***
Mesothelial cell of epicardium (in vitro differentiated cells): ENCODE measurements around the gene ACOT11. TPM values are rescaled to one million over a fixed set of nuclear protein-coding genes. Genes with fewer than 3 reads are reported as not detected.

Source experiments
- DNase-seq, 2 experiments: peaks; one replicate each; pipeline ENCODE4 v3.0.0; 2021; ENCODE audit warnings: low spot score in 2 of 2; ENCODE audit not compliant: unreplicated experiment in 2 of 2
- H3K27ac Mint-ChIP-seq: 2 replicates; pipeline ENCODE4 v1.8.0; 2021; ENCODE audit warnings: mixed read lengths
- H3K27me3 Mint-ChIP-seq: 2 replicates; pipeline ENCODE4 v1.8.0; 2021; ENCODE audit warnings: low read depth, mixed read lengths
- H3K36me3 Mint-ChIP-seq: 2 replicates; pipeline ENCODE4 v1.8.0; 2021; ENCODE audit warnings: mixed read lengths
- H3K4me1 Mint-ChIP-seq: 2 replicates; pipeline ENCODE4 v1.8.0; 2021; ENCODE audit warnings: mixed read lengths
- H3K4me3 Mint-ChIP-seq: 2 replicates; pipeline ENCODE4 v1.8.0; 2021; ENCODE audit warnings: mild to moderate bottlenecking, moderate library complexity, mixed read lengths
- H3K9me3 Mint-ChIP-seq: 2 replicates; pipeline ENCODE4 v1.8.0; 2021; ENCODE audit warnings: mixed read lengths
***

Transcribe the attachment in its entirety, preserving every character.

Mesothelial cell of epicardium (in vitro differentiated cells): ENCODE measurements around the gene ACOT11. TPM values are rescaled to one million over a fixed set of nuclear protein-coding genes. Genes with fewer than 3 reads are reported as not detected.

Source experiments
- DNase-seq, 2 experiments: peaks; one replicate each; pipeline ENCODE4 v3.0.0; 2021; ENCODE audit warnings: low spot score in 2 of 2; ENCODE audit not compliant: unreplicated experiment in 2 of 2
- H3K27ac Mint-ChIP-seq: 2 replicates; pipeline ENCODE4 v1.8.0; 2021; ENCODE audit warnings: mixed read lengths
- H3K27me3 Mint-ChIP-seq: 2 replicates; pipeline ENCODE4 v1.8.0; 2021; ENCODE audit warnings: low read depth, mixed read lengths
- H3K36me3 Mint-ChIP-seq: 2 replicates; pipeline ENCODE4 v1.8.0; 2021; ENCODE audit warnings: mixed read lengths
- H3K4me1 Mint-ChIP-seq: 2 replicates; pipeline ENCODE4 v1.8.0; 2021; ENCODE audit warnings: mixed read lengths
- H3K4me3 Mint-ChIP-seq: 2 replicates; pipeline ENCODE4 v1.8.0; 2021; ENCODE audit warnings: mild to moderate bottlenecking, moderate library complexity, mixed read lengths
- H3K9me3 Mint-ChIP-seq: 2 replicates; pipeline ENCODE4 v1.8.0; 2021; ENCODE audit warnings: mixed read lengths